For a few months, the ‘loonie’, as the Canadian dollar is nicknamed, has been weak compared with its US cousin. In the near future, that should make Canadian livestock more competitive and raise producers’ profit margins, benefiting farmers. But observers are unconvinced. Why?
Craig Klemmer, principal agricultural economist at Farm Credit Canada, provides a straightforward answer: rising feed costs. “Feed costs are always one of the two largest expenses for a livestock operation – as much as 55 percent for farrow-to-finish hog operations, and up to 60 percent of lamb production,” he said in a market snapshot. “Tighter supply of feed grains at home and globally will lift feed costs and may pressure margins of livestock operations.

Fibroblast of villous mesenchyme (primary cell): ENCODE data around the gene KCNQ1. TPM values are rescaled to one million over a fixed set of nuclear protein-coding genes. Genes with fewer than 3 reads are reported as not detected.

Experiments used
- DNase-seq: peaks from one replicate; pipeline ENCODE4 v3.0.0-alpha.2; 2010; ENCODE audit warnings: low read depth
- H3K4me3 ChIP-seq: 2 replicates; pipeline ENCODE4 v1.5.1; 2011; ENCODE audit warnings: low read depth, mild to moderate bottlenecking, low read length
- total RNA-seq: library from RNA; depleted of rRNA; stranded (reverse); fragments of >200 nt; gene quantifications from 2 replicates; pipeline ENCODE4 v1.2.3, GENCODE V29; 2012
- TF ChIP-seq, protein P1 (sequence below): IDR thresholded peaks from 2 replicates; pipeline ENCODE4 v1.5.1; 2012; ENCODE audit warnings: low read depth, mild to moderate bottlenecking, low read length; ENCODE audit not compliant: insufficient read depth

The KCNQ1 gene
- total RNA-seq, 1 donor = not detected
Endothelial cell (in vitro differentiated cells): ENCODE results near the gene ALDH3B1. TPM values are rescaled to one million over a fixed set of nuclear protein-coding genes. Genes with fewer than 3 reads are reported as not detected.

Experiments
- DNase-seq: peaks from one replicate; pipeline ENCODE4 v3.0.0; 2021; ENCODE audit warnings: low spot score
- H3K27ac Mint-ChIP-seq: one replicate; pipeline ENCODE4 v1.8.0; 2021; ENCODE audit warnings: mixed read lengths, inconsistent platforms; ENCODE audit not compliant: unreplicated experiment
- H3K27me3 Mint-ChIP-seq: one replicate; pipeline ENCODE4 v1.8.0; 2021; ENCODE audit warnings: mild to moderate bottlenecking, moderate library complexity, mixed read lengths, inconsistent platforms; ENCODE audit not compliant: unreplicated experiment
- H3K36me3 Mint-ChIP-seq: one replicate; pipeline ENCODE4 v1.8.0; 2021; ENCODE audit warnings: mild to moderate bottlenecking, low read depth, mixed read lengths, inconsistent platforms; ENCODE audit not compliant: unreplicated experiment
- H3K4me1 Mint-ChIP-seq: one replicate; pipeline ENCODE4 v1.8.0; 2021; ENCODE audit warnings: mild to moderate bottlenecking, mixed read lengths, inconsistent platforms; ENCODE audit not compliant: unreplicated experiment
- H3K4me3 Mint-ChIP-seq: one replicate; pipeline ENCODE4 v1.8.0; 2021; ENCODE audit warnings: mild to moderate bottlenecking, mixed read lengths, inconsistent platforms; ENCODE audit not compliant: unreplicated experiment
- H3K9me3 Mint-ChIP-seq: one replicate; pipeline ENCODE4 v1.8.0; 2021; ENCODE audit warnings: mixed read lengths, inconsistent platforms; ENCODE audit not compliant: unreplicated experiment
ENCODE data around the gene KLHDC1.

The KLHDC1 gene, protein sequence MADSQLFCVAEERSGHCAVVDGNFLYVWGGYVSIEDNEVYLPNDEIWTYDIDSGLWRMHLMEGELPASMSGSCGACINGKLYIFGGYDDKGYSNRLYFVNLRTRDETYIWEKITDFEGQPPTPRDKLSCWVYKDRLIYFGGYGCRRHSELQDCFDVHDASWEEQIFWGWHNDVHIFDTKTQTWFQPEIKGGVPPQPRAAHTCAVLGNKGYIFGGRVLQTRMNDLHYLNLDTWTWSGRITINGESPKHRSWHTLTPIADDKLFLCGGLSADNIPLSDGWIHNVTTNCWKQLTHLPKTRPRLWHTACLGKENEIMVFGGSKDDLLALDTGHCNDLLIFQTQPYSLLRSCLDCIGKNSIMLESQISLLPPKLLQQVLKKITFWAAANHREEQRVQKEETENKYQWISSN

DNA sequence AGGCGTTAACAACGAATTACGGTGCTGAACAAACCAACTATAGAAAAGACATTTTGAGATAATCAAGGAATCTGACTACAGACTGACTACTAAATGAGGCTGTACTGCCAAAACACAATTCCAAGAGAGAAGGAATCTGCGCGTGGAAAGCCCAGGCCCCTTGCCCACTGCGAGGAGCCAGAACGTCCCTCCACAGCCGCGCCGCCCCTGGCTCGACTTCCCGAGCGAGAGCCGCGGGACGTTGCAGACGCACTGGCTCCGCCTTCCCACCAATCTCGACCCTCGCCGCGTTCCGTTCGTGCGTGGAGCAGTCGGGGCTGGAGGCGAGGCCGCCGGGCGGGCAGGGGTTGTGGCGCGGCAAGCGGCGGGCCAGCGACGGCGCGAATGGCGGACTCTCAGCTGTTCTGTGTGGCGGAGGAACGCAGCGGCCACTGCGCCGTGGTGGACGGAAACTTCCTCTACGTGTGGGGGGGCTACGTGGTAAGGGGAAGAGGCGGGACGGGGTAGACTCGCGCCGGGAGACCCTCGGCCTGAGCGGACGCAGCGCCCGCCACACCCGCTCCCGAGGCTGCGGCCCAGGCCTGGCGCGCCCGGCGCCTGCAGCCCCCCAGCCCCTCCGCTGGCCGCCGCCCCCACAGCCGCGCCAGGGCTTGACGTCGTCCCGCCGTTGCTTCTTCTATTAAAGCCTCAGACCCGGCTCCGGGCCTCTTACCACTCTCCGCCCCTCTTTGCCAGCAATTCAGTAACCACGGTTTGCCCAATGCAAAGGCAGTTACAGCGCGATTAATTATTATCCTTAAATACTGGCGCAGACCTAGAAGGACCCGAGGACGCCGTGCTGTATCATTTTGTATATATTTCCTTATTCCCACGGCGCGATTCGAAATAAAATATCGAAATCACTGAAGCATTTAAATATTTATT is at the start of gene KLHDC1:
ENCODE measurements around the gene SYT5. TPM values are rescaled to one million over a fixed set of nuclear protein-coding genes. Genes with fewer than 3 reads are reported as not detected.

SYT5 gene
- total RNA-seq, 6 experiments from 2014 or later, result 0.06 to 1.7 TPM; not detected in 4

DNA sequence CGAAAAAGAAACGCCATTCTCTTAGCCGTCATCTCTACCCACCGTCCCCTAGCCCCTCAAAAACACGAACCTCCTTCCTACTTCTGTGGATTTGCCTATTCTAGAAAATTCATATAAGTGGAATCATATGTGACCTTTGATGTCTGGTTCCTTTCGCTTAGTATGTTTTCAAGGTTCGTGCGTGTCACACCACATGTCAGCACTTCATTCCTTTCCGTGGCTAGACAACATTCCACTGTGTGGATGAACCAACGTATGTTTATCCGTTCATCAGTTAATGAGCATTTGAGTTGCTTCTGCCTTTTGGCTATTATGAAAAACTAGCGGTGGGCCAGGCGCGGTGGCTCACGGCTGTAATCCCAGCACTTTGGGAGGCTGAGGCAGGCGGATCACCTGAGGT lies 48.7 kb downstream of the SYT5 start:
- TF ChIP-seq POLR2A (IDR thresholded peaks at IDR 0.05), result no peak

There are local factors to account for that. Dry conditions in Alberta and Saskatchewan have resulted in barley production 10 percent lower in 2017 than the previous year. Canadian corn production did increase slightly, but US output fell, and North America has to fulfil a larger share of global demand following declines in production of feed grains in Ukraine and Russia. Continued economic momentum in the region is also creating greater appetite for meat, which will trigger extra demand for feed. All this is making feed prices rise.
A look at what happened in recent years suggests variations in feed prices have a significant impact in overall farm margins. As is apparent in the chart below, costs associated with animal production, aside from energy prices, are the biggest swing factor in farmers’ bottom line. Klemmer sums it up: “Currently the US has a feeding advantage over Canadian operations due to their large supplies of corn, offsetting any advantage that the lower Canadian dollar may have created for the finished livestock.”